Keep in mind with this model that for the moment, you can only get it with an eight-speed PDK. However, if you would prefer a manual version, expect one to be hitting the market soon.
Other 911 Models
There are also multiple other 911 models on the market at the moment, including the Carrera T, Targa, GTS, Turbo, Speedster, GT3, and GT2 RS. These vary in terms of horsepower, pound-feet, and stylistically as well.
The most expensive, and arguably most impressive Carrera model available at the moment, has to be the GT2 RS. The base model will lighten your pockets by $293,200. For the price, though, you’ll get an astounding 690 horsepower and twin-turbo 3.8 L boxer six. It will take you from 0-60 in 2.7 seconds flat, and it has a top speed of 211 mph.
This model is not for the faint-of-heart, but if you want to treat yourself, you’ll quickly find that this is one of the foremost precision driving machines in the world, a near-miracle of engineering.
If you are more in the market for a four-door luxury sedan with a front-engine design, consider the Panamera. You’ll get a 3.0 L6 engine that’s good for 330 horsepower. It is available in both AWD and RWD. There are also two S versions that have more horsepower and faster acceleration.
There are three body styles for the Panamera, a Sport Turismo, which is like a station wagon, a standard fastback sedan, and the Executive model, which has an extra-long wheelbase. For the taller individual who is in the market for this model, that third option is probably the way to go.
The base MSRP for the Panamera is $86,300, and it goes up from there if you want the add-ons. The Panamera GTS is also available if you want a higher-performance trim. It comes with a 4.0 L V8, which is good for 453 HP. It will run you $128,300 for the base model. There is the Panamera Turbo as well. It will cost you $151,500, and it packs 550 HP. You can get it in all three body styles.
You can also get the Panamera as an E-Hybrid. These come in two different versions, the 4 range and the Turbo S range. The base MSRP for the 4 range is $102,900, and it packs 457 HP from a 2.9 L V6.
Next up is the Macan, which could be considered the entry-level edition of Porsche’s compact crossover SUV. The base has 248 HP and a 2.0 L inline-four. It goes from 0-60 in 6.3 seconds, which isn’t too shabby for an SUV. The base MSRP is $49,900, while the S version goes for $58,600. With the S, you get 348 HP and a 3.0 L V6. It goes from 0-60 in 5.1 seconds. All Macan models have a PDK transmission, so keep that in mind if you’re intent on getting yourself a manual.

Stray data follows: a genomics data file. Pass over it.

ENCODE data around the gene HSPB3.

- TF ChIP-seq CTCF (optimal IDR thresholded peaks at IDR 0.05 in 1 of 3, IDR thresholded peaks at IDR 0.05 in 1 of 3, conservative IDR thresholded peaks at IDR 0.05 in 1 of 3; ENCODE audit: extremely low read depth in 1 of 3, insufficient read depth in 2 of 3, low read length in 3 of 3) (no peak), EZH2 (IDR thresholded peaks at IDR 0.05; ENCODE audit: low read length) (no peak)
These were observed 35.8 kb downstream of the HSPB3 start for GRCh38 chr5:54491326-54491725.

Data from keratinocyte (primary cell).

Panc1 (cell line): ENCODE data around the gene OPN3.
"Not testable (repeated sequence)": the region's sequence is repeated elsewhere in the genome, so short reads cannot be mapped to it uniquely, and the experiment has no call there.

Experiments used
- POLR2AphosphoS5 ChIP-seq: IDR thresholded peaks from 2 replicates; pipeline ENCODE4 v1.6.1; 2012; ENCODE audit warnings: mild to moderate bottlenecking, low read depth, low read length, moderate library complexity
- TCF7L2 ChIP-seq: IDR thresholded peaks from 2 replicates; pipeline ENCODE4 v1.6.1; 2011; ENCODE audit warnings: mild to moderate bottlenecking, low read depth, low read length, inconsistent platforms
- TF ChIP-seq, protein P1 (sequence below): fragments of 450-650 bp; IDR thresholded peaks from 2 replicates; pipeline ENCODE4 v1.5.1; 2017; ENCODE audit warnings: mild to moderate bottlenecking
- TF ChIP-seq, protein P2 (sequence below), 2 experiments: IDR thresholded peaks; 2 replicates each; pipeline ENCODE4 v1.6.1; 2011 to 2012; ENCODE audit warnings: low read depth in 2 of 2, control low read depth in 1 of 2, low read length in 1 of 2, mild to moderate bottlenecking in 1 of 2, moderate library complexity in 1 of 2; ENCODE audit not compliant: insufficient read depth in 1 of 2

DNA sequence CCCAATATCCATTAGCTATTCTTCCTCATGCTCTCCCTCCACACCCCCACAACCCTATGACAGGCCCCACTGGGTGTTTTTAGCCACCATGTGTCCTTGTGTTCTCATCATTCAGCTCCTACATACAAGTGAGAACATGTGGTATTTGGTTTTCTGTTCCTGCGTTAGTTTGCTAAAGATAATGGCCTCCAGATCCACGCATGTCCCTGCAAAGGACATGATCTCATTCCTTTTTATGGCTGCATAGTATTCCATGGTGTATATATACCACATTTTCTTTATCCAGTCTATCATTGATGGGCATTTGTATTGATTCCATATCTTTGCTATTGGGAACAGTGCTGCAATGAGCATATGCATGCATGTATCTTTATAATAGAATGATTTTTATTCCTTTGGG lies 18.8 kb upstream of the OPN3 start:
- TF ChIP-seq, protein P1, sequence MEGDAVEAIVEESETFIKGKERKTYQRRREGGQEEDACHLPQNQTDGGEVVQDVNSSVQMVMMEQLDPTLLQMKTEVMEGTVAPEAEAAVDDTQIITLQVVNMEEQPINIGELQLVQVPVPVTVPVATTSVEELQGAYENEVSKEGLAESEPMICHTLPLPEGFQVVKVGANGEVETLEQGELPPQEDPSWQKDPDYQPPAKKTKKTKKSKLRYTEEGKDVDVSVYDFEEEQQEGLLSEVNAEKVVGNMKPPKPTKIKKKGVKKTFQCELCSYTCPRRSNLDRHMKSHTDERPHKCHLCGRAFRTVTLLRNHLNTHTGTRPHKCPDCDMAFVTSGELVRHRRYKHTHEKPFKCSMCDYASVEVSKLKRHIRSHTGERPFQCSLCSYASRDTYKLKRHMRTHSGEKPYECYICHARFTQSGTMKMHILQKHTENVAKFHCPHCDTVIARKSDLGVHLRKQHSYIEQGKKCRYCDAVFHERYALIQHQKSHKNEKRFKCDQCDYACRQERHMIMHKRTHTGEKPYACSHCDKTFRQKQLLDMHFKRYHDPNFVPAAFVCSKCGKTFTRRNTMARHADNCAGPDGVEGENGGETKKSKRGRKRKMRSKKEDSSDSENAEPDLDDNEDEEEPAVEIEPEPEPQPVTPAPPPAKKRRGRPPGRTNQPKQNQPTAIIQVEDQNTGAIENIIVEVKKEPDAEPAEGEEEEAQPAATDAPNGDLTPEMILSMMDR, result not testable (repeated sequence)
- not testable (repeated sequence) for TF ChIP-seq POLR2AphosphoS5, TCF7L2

Another popular option if you need a more substantial vehicle but you want Porsche’s sleek lines and unrivaled power is the Cayenne. It provides true midsize luxury, with a Turbo V6 that gives you 335 HP. The S model gets you 434 HP with a twin-turbo V6. The base MSRP will run you $65,700. This model also comes in an E-Hybrid version.
The Cayenne, probably more than any of the other Porsche models currently available, shares a lot of integrated features with some of the Volkswagen vehicles, such as the Touareg. If you look at the Audi Q8 and the Lamborghini Urus, you will see some similarities there as well.
The Cayenne Coupe
The word “coupe” might be a bit of stretch here, as this vehicle is, in actuality, a four-door SUV. This is the newest and possibly trendiest addition to the Cayenne line, with a rakish, sporty back end and multiple trim levels. It’s a fastback SUV model, and it looks a bit more like the traditional Porsche than the standard Cayenne.
The standard version comes with a turbocharged 3.0 L V6, while the S has a twin-turbocharged 2.9 L V6 for some extra power. The base model starts at $75,300, and the S and Turbo versions go up from there.
There you have it: a brief excursion through the showroom of current Porsche models. Think about how much you’re willing to spend, and what your day-to-day activities look like, and then pick the one that makes the most sense for you. Whichever you choose, one fact is undeniable: with one of these powerful, well-crafted machines parked in your driveway, you’re going to be the envy of the neighborhood.